Engineered Hardwood Flooring:
Engineered for Special Applications

Engineered Flooring, or engineered hardwood is probably one of the most confusing products on the wood flooring market today. It seems that everyday its a new story, new product, different construction and so on. Thus incredible difficult for a consumer to sort it all out and make a wise hardwood flooring decision.

... so first let me suggestion WHAT makes an Engineered Hardwood Flooring

  • All engineered hardwood flooring is made up of multiple layers of wood, glued together to become one board.

  • The decorative layer on top is real wood, that is what makes it an "engineered floor" and NOT a laminate. In comparison, the top layer on a "laminate floor" is a man made product (decorative papers, resins, or photographs of wood etc. ).

  • The words "engineered hardwood flooring" DO NOT reference the method of installation. Engineered wood can be nail down, glue down or floating.

  • The middle layer of an engineered floor is usually particle board, MDF, HDF, or plywood. Sometimes it has a bottom layer that is designed to balance the top decorative layer.

  • It is manufactured with a tongue and groove interlocking system similar to a standard strip floor for traditional nail down or glue down installation. The newest engineered floor on the market is now available in a "floating floor" configuration with an interlocking joint carved into a MDF or HDF core. It still has a real wood decorative layer, thus fits with the definition of an engineered wood floor, but just a different installation method.

These products can range in thickness from 3/8" to 3/4" in thickness, 2" to 8" in width and usually 12" to 60" mixed lengths to simulate a traditional strip floor. In fact it is difficult to differentiated from solid wood strip floor once engineered has been installed.

Occasionally you will find some engineered product only made in one length. Personally I'm not a fan of this type of flooring as I find it looks artificial... more like a cheap laminate. It is preferred to find an engineered hardwood flooring that has at least 4 or 5 different lengths to make it lay like a traditional hardwood.

So here's what you want to know in order of importance.

  1. Top Layer - how thick is it? The thicker the wood, the more ability it has to sustain damage and subsequent repair. It can be as thin as a piece of paper or up to 4mm common on a Mirage Engineered Wood Flooring.
  2. Middle Layer - How stable is it? MDF = medium density particle board... is a common middle layer, but it is very reactive to moisture. HDF = high density board.. a better choice. Some use a low grade of wood, but wood is not inherently stable as we discussed in " hardwood flooring, dimensional stability". And the last is plywood.. Probably the best of the lot in that plywood is inherently the most stable because of its alternating layers of thin wood... which of course is why I love the Mirage Engineered Hardwood Flooring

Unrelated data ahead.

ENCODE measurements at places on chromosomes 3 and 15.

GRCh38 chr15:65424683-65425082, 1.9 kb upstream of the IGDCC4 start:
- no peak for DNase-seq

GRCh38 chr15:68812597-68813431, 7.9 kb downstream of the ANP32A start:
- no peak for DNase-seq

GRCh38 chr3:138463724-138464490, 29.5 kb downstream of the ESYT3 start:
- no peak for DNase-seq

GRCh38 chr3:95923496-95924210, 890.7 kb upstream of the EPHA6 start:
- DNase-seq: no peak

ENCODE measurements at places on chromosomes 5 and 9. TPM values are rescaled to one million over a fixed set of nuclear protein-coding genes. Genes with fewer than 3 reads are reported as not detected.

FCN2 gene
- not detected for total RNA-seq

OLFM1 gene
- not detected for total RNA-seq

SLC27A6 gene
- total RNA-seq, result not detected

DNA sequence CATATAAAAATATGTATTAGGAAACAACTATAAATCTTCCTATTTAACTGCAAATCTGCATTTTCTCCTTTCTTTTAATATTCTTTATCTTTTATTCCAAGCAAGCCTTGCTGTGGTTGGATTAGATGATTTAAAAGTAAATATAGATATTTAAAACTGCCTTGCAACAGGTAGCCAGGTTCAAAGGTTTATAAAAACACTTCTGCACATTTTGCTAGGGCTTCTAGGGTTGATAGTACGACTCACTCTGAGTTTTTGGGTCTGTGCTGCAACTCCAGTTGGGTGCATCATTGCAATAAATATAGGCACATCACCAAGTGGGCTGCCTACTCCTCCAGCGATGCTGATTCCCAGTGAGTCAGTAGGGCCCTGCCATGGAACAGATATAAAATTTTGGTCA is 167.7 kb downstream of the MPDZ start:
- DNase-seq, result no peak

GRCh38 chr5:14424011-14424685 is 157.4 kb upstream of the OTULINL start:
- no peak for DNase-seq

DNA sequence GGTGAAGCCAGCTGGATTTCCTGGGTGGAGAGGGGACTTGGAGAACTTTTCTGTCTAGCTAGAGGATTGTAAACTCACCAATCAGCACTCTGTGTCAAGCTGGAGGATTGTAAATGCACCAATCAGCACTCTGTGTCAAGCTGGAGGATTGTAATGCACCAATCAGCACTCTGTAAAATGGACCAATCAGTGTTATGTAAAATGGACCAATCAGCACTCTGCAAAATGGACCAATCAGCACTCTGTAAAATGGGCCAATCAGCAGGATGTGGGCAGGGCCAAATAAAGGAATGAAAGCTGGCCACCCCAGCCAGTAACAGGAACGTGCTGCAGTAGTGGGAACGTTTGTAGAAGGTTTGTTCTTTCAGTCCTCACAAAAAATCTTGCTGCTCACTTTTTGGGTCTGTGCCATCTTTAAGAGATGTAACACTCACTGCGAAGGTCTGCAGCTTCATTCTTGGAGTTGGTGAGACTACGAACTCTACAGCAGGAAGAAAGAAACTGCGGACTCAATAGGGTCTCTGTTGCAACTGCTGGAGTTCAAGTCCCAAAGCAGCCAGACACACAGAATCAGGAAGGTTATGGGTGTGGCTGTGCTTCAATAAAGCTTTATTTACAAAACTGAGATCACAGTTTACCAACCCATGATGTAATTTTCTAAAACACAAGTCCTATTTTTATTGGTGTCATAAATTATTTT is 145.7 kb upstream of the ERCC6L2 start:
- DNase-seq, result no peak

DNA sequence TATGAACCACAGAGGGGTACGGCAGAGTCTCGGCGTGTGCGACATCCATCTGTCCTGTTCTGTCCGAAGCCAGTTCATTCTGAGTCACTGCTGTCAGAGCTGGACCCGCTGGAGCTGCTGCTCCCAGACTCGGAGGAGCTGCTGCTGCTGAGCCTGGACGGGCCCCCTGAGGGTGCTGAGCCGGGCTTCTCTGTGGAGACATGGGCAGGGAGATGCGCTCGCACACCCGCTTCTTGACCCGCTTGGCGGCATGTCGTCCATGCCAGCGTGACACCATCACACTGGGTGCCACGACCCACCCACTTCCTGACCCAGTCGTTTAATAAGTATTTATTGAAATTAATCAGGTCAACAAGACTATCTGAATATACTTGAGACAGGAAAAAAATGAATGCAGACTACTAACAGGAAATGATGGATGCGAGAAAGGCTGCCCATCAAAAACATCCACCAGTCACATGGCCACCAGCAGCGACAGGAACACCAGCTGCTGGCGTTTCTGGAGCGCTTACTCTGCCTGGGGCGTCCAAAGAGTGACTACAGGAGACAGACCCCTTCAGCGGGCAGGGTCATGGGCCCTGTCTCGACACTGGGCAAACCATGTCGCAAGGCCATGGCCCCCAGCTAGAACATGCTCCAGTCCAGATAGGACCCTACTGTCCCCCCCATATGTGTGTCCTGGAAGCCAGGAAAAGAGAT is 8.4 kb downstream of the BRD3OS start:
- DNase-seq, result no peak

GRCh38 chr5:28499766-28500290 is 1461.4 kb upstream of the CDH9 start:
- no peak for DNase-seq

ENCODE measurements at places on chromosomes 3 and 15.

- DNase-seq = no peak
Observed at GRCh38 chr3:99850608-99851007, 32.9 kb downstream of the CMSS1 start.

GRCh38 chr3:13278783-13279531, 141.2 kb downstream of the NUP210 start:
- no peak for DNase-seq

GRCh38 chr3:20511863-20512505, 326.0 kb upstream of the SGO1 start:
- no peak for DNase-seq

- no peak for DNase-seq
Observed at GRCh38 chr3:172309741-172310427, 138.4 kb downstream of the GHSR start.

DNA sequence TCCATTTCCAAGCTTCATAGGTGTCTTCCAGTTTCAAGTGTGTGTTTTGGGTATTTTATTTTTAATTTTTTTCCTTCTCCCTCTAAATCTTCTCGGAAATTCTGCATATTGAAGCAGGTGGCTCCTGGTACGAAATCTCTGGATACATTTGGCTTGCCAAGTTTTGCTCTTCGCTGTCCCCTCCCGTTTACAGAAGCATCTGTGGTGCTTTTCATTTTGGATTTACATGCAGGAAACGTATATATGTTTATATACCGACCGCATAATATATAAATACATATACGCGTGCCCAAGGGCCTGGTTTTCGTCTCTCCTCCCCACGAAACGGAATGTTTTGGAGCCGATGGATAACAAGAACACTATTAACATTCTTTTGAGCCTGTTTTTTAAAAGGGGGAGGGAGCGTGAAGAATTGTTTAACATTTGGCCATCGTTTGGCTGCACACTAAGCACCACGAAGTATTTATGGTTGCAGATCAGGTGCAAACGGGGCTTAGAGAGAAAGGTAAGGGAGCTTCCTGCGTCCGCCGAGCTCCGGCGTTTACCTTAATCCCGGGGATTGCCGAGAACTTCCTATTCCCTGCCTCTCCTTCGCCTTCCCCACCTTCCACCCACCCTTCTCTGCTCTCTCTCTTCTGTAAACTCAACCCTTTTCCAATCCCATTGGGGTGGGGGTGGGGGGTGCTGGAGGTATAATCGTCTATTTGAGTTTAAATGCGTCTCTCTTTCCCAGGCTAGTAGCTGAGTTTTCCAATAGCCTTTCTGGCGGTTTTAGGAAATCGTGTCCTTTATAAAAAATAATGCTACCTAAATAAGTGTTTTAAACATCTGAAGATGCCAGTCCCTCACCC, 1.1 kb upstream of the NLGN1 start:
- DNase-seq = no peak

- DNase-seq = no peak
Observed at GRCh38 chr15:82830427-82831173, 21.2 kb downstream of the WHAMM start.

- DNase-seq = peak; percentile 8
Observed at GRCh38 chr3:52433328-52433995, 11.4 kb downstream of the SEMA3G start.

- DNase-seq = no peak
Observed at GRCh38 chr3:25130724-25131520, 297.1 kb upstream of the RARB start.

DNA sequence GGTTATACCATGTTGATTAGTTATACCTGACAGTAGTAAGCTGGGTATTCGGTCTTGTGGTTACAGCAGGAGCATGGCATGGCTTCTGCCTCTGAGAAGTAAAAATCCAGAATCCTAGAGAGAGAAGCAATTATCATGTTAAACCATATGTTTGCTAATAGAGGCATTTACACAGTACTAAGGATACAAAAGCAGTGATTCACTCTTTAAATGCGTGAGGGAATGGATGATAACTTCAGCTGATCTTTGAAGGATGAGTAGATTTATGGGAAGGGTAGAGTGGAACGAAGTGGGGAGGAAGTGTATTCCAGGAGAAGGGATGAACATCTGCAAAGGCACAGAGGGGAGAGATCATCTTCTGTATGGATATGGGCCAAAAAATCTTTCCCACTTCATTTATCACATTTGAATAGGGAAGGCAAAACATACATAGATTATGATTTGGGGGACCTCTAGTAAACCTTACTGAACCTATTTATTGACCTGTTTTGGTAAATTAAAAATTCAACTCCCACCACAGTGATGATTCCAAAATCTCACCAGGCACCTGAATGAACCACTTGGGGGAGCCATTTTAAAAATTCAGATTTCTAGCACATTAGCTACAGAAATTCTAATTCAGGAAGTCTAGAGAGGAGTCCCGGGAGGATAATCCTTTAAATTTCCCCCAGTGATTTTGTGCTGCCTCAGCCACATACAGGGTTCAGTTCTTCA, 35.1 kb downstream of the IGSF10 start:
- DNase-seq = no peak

3. Bottom Layer: This isn't always there. As in the case of Mirage hardwood it is not necessary given the plywood core, but some manufactures that use MDF or HDF use a thin wood backing to balance the solid top wood layer.
  4. Milling: After that is all said, remember as with all hardwood no matter what the construction, it must be milled with an accurate tongue and groove.. so check that yourself. That is usually visually obvious... try to put together a few boards while you are in the store and this should give you a pretty good idea.
  5. Finish: not so easy to detect quality.. and this is really the same story whether it is an engineered, parquet or solid strip hardwood flooring.... the best way is to check out a flooring that has been "living" under real conditions

Warranty issues:

Any separation between the various layers of a floor is considered to be "delamination" (ie. between the wood/paper surface veneer and the backing material). This can be caused by poor manufacturing methods or by water sneaking between the cracks and getting underneath (ie. from incorrect washing). Ask the manufacture for specific warranty coverage!


Depending on the actual floor, it hardwood floor installation can be nail or staple down, glue down or floating installation (all floor panels are glued - or not - to each other but not to the subfloor).

It is most commonly used over radiant floor heating or cement floors where dimensional stability is essential and a glue down installation is a necessity. If manufactured accurately they fit and glue together very easily. With poorer products, it can be very difficult to hold individual boards together and achieve tight joints.

Further Information:
Hardwood Flooring
Nail Down Hardwood Floor Installation
Installing Engineered Hardwood Flooring Over Concrete